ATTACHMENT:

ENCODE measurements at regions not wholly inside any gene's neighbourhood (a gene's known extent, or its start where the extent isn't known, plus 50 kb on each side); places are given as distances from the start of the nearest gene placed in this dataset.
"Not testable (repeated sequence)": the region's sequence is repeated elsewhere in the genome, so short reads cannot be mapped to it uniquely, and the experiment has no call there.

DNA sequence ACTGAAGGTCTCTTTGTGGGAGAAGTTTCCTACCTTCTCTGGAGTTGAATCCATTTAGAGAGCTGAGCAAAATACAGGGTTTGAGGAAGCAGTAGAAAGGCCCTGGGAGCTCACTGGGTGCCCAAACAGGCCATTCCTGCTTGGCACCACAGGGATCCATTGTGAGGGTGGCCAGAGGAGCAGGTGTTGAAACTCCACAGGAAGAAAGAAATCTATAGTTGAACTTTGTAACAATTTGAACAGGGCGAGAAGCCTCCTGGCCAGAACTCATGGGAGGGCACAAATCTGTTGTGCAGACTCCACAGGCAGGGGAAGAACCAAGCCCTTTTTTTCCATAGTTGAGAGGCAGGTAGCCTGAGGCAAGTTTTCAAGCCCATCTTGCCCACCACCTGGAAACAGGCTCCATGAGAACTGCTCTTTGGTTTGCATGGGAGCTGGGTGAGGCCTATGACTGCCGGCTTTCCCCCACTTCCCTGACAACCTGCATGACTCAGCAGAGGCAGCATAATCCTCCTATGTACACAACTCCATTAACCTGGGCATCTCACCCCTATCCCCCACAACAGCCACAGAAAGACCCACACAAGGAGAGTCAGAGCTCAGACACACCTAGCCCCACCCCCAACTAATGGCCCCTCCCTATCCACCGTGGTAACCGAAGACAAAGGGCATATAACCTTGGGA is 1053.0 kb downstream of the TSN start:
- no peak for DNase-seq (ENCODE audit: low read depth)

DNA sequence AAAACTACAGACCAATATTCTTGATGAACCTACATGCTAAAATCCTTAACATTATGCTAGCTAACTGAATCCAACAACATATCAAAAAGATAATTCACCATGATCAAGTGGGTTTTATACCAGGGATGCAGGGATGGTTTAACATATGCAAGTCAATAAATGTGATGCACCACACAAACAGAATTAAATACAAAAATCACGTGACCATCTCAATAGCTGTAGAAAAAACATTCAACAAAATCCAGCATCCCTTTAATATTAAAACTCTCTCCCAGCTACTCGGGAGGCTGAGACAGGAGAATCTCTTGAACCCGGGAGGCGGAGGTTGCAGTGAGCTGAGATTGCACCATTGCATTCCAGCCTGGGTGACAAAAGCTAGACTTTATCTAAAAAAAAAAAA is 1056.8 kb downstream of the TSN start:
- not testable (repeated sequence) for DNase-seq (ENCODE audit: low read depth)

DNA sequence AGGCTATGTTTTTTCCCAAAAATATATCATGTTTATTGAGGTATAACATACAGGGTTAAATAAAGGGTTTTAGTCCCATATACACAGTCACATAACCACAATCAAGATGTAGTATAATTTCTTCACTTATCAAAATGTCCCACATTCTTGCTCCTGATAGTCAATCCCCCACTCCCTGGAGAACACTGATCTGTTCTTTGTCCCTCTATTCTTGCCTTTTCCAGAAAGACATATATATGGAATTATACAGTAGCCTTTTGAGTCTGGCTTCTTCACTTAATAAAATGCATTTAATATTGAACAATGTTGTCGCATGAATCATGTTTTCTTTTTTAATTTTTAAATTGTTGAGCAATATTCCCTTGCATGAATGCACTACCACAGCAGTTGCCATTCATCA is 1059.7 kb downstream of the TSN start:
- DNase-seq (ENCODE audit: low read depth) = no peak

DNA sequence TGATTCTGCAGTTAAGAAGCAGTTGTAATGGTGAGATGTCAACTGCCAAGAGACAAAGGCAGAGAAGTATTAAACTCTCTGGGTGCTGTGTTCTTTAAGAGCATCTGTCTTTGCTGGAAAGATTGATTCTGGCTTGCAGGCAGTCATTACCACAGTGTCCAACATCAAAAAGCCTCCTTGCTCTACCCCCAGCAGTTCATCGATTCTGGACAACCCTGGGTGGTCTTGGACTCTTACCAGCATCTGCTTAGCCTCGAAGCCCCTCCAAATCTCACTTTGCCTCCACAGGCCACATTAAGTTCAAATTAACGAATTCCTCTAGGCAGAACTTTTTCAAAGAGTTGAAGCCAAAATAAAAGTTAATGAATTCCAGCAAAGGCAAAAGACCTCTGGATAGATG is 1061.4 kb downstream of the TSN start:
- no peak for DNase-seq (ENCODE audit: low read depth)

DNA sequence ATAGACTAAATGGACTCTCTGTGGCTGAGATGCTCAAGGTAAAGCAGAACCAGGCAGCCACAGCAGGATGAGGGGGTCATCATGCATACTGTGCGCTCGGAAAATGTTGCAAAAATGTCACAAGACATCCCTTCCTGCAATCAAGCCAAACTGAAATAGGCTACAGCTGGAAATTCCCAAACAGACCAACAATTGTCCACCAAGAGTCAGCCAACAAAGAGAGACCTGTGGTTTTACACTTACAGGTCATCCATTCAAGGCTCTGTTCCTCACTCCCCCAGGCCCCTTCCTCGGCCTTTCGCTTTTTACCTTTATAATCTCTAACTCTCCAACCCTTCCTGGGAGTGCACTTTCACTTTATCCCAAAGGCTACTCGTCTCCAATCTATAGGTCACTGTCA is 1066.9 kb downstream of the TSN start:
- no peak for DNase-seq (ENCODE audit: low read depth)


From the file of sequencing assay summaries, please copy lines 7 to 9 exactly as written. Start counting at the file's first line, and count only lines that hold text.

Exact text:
DNA sequence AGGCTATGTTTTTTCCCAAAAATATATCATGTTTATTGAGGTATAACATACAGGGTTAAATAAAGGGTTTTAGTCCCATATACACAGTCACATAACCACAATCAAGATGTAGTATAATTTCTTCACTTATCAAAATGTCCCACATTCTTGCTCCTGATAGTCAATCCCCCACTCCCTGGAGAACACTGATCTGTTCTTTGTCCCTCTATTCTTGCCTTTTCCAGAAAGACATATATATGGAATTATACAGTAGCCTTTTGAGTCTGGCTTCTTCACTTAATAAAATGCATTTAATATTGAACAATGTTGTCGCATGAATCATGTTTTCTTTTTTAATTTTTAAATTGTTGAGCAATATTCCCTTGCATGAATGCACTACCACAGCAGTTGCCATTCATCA is 1059.7 kb downstream of the TSN start:
- DNase-seq (ENCODE audit: low read depth) = no peak

DNA sequence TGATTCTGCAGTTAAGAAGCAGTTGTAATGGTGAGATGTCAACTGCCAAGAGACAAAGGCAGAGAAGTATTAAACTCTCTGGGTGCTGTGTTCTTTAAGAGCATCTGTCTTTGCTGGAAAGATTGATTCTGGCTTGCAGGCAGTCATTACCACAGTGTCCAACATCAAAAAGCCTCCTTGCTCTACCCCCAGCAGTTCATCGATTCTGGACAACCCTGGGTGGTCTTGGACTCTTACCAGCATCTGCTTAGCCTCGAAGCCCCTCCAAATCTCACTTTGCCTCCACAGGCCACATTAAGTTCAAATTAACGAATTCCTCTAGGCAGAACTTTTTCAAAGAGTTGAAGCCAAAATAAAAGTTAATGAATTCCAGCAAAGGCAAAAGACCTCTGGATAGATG is 1061.4 kb downstream of the TSN start: